Computing, round and round we go

This article is motivated by my observations of computing trends over the years and triggered by recent trends showcased at CES 2012.

Sometimes I wonder about the industry moving in a circle, hopping from one thing to another, and finally back to the same thing as in the first instance.

Computing started with a mainframe shared by many users. Then the coming of the personal computer ushered in the era of personal and dedicated computing where I alone was master of the machine in front of me, no longer having to share it with others. The desktop PC was a highly functional standalone computing machine, with as much computing power as the low-end mainframe of the past.

Then came the Internet/Web where the PC saw tremendous utility as the portal to cyberspace but at the same time able to do tremendous standalone work (e.g. business applications, graphics packages, multi-media processing).

Then others in the industry promoted the "thin client" (cheap device) to access cloud computing in a distributed computing architecture. There were similar parallels in the Unix world where the X Window System allowed multi-client access from diskless "dumb terminals" to a shared machine.

With the advent of the smartphone, each generation seeing an increase in computing power (consistent with Moore's Law), it is now a struggle to build the most powerful mobile "smart terminal" to cyberspace, with all the advantages of distributed computing. And each smartphone platform with its own O/S and its particular hardware aspects (e.g. screen size/resolution) is off to the races to produce the greatest number (not necessarily the most useful) "native" applications humanity has yet to see.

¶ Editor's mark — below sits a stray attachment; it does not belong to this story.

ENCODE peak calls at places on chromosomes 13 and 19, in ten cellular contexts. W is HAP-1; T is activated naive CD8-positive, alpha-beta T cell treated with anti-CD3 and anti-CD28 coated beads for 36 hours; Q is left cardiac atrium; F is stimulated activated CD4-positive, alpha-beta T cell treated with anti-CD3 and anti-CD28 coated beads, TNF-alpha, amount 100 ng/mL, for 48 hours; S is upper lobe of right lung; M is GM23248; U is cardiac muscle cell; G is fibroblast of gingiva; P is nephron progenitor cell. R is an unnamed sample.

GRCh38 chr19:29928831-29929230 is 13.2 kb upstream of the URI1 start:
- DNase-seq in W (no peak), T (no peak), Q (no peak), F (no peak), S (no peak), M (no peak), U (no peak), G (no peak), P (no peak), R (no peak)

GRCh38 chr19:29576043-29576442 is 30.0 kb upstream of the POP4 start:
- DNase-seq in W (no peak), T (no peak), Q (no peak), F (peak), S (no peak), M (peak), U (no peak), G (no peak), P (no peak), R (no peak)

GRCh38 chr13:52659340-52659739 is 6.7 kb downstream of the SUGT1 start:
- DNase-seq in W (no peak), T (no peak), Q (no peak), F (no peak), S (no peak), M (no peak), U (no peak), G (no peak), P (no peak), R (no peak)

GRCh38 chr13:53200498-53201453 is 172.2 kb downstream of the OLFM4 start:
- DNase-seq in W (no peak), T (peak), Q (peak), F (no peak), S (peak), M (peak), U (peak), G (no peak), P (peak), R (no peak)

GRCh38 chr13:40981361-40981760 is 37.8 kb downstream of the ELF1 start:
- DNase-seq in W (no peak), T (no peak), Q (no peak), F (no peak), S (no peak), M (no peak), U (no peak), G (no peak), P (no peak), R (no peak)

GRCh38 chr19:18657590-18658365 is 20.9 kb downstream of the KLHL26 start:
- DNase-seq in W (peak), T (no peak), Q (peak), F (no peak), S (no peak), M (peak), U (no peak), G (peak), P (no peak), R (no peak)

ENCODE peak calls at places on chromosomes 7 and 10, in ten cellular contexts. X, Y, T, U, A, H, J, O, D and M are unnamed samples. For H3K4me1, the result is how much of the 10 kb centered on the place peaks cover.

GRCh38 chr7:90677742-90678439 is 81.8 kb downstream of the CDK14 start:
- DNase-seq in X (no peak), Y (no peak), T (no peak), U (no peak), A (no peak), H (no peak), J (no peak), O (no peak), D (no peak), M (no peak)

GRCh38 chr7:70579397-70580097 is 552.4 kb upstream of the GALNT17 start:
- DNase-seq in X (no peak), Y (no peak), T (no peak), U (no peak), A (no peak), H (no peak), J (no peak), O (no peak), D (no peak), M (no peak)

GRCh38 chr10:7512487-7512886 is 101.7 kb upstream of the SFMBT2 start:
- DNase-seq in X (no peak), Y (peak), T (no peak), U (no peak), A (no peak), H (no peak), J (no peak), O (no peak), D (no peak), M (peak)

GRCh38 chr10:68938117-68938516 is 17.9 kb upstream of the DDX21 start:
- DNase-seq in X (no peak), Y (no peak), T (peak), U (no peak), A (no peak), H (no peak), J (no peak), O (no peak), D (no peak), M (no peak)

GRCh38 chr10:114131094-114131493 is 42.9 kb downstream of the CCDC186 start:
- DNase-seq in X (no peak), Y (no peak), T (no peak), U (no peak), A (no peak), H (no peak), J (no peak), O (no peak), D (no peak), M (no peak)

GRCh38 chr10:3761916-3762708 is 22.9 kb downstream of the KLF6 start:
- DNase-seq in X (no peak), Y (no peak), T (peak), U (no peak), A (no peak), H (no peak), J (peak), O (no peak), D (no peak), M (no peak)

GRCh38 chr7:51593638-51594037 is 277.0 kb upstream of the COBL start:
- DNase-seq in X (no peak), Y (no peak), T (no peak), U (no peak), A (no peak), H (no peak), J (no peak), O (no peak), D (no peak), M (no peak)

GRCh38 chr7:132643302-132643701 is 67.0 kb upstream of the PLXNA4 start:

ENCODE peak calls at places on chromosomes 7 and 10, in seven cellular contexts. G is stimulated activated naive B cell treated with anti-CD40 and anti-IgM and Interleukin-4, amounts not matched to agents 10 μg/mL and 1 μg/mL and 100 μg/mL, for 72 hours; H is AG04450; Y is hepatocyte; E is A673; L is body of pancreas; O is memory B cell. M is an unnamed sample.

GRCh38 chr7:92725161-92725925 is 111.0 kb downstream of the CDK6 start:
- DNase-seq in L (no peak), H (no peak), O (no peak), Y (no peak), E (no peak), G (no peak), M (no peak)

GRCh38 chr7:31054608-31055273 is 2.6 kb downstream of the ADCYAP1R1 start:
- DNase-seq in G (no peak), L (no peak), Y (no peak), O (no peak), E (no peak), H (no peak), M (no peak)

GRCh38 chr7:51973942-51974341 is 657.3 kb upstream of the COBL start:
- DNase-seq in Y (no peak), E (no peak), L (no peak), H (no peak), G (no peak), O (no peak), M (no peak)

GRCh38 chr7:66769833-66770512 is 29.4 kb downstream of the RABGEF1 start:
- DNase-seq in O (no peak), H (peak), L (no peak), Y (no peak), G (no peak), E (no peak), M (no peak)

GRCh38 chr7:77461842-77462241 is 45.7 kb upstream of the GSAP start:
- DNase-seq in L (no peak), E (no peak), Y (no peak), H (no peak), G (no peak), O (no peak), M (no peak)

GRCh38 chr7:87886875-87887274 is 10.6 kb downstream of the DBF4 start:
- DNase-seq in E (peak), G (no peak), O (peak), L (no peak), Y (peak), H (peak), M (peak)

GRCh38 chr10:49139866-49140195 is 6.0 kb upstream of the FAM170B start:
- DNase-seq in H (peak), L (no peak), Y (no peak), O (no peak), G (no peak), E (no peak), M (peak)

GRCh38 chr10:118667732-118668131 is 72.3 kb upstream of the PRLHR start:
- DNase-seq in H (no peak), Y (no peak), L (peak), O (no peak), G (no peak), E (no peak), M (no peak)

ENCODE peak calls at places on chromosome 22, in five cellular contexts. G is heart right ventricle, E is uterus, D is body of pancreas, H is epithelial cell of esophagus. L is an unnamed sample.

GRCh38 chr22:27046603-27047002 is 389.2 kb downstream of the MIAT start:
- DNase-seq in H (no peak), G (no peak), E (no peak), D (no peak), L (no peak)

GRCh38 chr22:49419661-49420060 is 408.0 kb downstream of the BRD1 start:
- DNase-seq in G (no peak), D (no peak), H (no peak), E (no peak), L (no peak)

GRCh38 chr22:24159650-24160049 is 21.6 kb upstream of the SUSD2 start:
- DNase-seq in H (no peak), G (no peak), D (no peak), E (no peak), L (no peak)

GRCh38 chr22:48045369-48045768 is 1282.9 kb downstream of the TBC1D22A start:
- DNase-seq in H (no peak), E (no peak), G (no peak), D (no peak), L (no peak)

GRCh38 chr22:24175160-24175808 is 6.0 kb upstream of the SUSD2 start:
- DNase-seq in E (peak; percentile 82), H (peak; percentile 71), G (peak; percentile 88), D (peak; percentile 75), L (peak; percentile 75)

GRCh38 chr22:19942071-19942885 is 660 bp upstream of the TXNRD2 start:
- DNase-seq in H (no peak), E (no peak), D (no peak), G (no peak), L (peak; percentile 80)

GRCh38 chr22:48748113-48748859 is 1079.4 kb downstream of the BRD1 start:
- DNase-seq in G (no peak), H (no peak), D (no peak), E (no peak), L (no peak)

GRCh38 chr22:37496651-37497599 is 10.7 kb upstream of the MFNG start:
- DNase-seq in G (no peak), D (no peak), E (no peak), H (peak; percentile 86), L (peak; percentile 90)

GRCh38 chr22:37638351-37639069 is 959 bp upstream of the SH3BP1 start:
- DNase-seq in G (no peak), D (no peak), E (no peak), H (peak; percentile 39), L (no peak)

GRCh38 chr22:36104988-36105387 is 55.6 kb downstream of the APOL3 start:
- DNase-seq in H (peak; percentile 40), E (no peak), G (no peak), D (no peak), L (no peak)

Yet others in the industry are touting smartphone "web apps" as the way to bridge disparate O/S platforms and devices. I suppose the next step is to build a "dumb smartphone" to access cyberspace (as in the thin client and cloud computing model).

Historical Perspective:

  • The "computer" for me started with the calculator available in the Sears catalog for $150. It had basic scientific functions. I got it for Christmas that year. It was less powerful than today's $5 calculator available everywhere.
  • Computing for me started as writing programs for an IBM mainframe using punch cards fed to a punch card reader with my program results printed on a printer. The user-accessible "computer room" contained a card reader and printer for shared use. The actual computer was in a much larger room.

We often see new products introduced to the market which are essentially the "new old". Although there are new technologies being introduced, many devices and gadgets appearing at CES 2012 are re-spins of prior utilities or products, albeit with improvements technologically and otherwise.

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